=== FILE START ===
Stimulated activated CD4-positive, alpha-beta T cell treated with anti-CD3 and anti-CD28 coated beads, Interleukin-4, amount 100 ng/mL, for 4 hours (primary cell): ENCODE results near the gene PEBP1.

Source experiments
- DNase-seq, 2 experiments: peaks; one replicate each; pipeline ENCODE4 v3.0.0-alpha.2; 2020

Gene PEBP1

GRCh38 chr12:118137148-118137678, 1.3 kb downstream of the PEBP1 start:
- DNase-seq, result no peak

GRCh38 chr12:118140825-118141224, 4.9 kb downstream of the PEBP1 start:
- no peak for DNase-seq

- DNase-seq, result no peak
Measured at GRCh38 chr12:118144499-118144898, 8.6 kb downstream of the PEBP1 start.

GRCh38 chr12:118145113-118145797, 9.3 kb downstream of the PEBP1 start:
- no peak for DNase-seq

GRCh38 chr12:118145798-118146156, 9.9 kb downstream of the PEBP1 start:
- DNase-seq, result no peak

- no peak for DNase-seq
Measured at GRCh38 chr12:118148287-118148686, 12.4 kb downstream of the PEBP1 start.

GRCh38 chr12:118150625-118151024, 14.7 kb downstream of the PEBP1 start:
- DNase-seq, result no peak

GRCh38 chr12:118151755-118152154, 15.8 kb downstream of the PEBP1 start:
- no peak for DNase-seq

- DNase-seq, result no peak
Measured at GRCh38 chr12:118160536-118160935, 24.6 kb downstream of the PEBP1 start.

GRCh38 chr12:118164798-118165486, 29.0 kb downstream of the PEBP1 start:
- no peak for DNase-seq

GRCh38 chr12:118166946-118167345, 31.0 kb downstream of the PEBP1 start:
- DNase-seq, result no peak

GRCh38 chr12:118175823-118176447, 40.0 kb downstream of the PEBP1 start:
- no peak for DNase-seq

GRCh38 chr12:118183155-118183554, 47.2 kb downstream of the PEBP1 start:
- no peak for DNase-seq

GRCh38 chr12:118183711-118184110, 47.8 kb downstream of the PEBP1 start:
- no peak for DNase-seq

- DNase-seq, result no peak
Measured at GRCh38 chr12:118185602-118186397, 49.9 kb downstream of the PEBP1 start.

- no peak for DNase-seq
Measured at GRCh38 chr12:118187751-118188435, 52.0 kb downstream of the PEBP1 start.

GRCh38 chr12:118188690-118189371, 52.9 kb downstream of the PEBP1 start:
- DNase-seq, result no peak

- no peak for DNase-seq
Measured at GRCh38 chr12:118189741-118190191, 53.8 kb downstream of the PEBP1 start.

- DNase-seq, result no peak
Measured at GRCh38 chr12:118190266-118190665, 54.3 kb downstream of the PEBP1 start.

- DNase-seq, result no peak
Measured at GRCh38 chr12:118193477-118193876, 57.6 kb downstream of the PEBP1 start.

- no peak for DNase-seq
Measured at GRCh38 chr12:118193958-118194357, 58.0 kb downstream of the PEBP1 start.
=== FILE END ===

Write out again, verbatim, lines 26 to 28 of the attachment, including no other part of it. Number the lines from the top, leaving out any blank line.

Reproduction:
- DNase-seq, result no peak

GRCh38 chr12:118175823-118176447, 40.0 kb downstream of the PEBP1 start:
- no peak for DNase-seq